Assessing Management Quality
Management quality is one of the most important factors you need to
consider when evaluating a company’s outlook, and hence, whether you’ll
make money owning the stock.
How do you do that? We can’t call a firm’s top executives and tell them
that we want to hang out with them for a few days while we evaluate
whether or not they’re up to the job. But we don’t have to.
Non-Recurring Red Flags
Many market pros consider clean and straightforward accounting a
hallmark of good management. For them, repeated nonrecurring charges are
“red flags” signaling questionable accounting practices.
There’s nothing wrong with classifying expenses as nonrecurring when
used appropriately, for instance, to exclude the effects of one-time
events such as acquisitions, income tax refunds, or legal expenses.
But when companies report quarterly results, they often emphasize
earnings from continuing operations. When calculating that number, they
don’t subtract non-recurring charges from reported earnings. The problem
comes in when company execs inappropriately and repeatedly classify
expenses as non-recurring to boost reported earnings from continuing
Unfortunately, many market reporters and stock analysts don’t question
managements’ definition of non-recurring expenses.
Easy to Check
It’s easy to spot nonrecurring charges because they are usually listed
on separate lines on each company’s income statement. But the raw
numbers don’t mean much by themselves. What’s significant for a
micro-cap wouldn’t move the needle for a large company. So, it’s best to
express the non-recurring expenses as a percentage of total sales, which
is also shown on the income statement.
Do that by dividing the nonrecurring expenses by revenues (sales) and
computing the result as a percentage. For instance, the ratio would be
10 percent if a company recorded revenues of $1,000 and listed $100 in
nonrecurring charges (100/1000).
Getting the Info
You can find the needed information on many financial sites. I’ll
use Yahoo Finance to demonstrate the process.
From the Yahoo Finance homepage (finance.yahoo.com),
enter the company name or ticker symbol, and then select Income
Statement listed under Financials. On the Income Statement, be sure to
select Annual Data (not the quarterly data default).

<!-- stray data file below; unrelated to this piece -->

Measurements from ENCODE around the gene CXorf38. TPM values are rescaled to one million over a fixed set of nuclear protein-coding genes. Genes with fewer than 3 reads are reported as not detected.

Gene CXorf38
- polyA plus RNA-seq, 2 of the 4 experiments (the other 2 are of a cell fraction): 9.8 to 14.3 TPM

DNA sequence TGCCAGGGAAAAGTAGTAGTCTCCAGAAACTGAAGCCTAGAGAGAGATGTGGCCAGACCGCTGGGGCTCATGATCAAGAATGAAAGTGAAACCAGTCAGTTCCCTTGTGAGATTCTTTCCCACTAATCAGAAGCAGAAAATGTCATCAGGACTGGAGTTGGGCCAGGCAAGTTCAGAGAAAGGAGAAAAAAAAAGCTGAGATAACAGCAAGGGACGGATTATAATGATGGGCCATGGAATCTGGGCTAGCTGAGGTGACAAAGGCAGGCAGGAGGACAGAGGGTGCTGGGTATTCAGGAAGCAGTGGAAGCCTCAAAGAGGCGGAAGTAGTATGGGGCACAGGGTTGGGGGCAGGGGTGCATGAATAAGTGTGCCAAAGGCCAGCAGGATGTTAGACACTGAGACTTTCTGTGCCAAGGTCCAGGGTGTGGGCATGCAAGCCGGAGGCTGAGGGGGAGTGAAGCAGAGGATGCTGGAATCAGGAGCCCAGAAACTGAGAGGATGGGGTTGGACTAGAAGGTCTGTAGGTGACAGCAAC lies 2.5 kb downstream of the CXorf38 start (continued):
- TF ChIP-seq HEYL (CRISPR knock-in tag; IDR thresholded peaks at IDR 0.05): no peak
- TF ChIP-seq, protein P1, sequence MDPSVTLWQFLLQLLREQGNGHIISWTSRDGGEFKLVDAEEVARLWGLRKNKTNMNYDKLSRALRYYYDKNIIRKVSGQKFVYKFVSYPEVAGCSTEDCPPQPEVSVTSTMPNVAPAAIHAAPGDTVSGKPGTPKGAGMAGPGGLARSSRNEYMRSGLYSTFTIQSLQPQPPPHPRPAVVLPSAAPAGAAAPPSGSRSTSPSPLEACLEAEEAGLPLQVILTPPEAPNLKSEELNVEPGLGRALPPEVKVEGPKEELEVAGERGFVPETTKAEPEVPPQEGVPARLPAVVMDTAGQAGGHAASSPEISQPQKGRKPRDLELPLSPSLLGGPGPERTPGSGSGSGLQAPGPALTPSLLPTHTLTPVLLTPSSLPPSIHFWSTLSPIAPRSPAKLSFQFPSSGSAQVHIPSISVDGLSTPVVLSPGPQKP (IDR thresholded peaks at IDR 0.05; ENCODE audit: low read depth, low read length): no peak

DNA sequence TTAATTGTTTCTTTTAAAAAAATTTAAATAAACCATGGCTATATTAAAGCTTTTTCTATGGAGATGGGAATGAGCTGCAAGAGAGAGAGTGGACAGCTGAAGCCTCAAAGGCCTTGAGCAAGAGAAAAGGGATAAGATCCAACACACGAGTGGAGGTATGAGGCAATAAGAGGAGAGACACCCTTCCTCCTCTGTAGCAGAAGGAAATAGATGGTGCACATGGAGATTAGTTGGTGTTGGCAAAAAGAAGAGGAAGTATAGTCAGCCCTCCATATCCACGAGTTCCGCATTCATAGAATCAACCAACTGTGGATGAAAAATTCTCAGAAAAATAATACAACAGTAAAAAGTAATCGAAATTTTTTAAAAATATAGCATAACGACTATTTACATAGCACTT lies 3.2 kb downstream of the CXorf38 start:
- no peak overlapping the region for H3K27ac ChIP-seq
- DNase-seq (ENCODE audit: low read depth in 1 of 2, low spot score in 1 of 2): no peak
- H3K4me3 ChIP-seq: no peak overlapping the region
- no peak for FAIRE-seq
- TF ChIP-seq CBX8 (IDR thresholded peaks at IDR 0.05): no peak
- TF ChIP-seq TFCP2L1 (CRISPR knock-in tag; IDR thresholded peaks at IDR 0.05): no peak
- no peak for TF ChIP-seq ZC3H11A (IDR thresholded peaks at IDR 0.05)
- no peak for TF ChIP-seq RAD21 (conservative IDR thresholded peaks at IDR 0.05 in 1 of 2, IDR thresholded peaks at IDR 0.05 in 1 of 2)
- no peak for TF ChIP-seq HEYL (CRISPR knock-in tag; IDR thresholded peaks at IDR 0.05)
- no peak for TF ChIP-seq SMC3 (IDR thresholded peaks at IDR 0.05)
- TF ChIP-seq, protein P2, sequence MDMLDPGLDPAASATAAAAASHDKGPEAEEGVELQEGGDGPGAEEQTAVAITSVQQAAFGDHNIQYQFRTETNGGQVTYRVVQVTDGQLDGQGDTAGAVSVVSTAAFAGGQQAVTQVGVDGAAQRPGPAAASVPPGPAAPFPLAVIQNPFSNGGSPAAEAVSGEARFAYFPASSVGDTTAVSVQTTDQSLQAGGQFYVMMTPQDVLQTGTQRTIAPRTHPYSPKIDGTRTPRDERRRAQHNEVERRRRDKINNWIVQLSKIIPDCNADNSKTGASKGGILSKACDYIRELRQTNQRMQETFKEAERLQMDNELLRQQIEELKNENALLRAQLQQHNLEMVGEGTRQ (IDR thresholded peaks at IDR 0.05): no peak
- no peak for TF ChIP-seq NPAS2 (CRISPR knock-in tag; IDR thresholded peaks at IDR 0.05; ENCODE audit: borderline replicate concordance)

For example, start with medial device maker Boston Scientific (BSX).
income statements for the last three fiscal years, in this case,
ending in December 2007, 2008 and 2009. I calculated the percentage of
non-recurring vs. revenues for those years as 14%,
34%, and 28%,
For comparison, look up the annual income statements for construction
Caterpillar (CAT). You won’t need your calculator for this one.
Caterpillar did not record any non-recurring charges in each of its last
three fiscal years.
You’d find the same results for
Microsoft’s last three fiscal years (June 2008, 2009 and 2010),
Systems did record non-recurring charges in its fiscal years ending
in July 2007, 2008, and 2009, but in each year, the charges amounted to
less than 1% of revenues.
Look for Patterns
Judging management quality is a subjective exercise. Most firms will
from time to time incur costs that are truly nonrecurring. The trick is
to differentiate those from the firms that persistently come up with
nonrecurring expenses to boost reported earnings from continuing
Looking for patterns is more significant than any single year’s number.
You can do that by simply eyeballing the results or averaging the past
three-year’s ratios. A single year above 15%,
or three -year average ratios above 6% are red
flags signaling the need for further research on your part.
Consider this strategy of analyzing non-recurring charges as another
tool for your stock analysis toolbox. Clean accounting doesn’t guarantee
that a company’s stock is headed higher.